It’s that in-between day. The day when fresh linen is spread over the stripped altar, when church dusting is done, the floor and brass polished, the flowers gathered in and arranged. Christina Rossetti invites us to Consider the lilies of the field; her message, one we have been reminded of more than once this week, is HOPE. Jesus found Mary in the garden, after all. Consider that one small seed that was laid in the garden tomb.

A Scottish Rose.

CONSIDER THE LILIES OF THE FIELD.

Flowers preach to us if we will hear:–
The rose saith in the dewy morn,
I am most fair;
Yet all my loveliness is born
Upon a thorn.
The poppy saith amid the corn:
Let but my scarlet head appear
And I am held in scorn;
Yet juice of subtle virtue lies
Within my cup of curious dyes.
The lilies say: Behold how we
Preach without words of purity.
The violets whisper from the shade
Which their own leaves have made:
Men scent our fragrance on the air,
Yet take no heed
Of humble lessons we would read.
 

But not alone the fairest flowers:
The merest grass
Along the roadside where we pass,
Lichen and moss and sturdy weed,
Tell of His love who sends the dew,
The rain and sunshine too,
To nourish one small seed.”

From Poems by Christina Rossetti.

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Going Viral LXXIV: Time for Reflection.

St Mildred’s Church, Canterbury.

It was only late last night that I saw this from Revd. Jo: some prayers, offered for the day of reflection on the effects of Covid-19, from the Church of England:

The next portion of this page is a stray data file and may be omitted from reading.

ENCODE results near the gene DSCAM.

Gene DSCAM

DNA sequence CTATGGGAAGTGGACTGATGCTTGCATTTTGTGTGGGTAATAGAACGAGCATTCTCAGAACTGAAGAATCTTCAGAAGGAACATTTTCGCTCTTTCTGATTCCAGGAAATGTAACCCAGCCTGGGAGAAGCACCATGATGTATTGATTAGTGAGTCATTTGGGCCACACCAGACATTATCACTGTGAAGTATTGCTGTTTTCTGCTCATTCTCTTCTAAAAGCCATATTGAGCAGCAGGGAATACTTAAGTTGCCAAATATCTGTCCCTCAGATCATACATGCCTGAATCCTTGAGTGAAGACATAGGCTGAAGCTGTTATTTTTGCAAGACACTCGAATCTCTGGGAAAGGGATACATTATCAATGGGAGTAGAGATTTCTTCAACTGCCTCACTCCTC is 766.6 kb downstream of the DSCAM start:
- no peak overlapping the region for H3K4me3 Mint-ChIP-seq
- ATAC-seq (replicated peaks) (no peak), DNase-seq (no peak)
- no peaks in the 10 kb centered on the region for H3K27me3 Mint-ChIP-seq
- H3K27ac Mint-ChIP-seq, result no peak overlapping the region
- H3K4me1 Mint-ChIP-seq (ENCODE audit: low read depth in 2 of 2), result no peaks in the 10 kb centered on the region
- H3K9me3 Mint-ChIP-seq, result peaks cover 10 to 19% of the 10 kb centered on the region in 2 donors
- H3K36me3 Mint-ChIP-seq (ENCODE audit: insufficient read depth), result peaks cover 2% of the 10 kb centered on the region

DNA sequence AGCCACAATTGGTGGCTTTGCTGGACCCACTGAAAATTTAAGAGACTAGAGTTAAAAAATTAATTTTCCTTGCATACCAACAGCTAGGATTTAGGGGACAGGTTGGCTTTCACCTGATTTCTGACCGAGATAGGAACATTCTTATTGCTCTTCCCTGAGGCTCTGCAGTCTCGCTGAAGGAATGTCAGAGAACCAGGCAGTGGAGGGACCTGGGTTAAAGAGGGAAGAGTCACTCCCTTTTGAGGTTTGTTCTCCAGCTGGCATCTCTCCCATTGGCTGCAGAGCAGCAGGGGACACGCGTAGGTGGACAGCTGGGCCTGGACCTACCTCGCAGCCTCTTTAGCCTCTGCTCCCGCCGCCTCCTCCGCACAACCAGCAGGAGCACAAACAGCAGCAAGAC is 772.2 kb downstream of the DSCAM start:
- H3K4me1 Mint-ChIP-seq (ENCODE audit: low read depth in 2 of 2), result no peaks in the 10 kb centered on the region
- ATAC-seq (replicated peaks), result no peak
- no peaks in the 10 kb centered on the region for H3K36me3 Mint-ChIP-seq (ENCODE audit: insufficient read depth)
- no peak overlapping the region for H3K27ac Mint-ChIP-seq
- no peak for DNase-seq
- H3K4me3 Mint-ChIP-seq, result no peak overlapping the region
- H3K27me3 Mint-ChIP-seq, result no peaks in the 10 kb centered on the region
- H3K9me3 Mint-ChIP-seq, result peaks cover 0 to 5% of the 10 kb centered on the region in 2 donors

Reflect

Loving God, 
You hold all our times in your hands, our past, our present, our future. Be close to us now as we remember all the difficulties and disappointments of the past year. Be especially close to all of us who are thinking of someone we loved and knew, but see no longer, whether family, friend, colleague or neighbour. Help us to trust that they are at peace with you, and comfort us with your presence. 

Connect

Loving God, 
You place us in families and communities, and we give you thanks for all those around us who serve us and help us in so many ways. Give wisdom to community leaders, to our schools, hospitals, care homes and other agencies who make a difference to our lives. Help each of us to have the courage to reach out with thanks and kindness to those around us and to speak words of faith as we share the good news of your love.

Hope

Loving God, 
As we journey towards Easter, help us to live as people of hope, knowing that beyond the pain of the cross lies the joy of resurrection. Inspire us in our worship, through our churches and in our homes, that we may bring glory to you and joy to others. Be with those who are struggling in mind, body or spirit, and give courage to those who are facing uncertainty and change ahead. Help each of us to keep our eyes fixed on you, that we may reflect your light to all whom we meet.

Prayers

Dear God,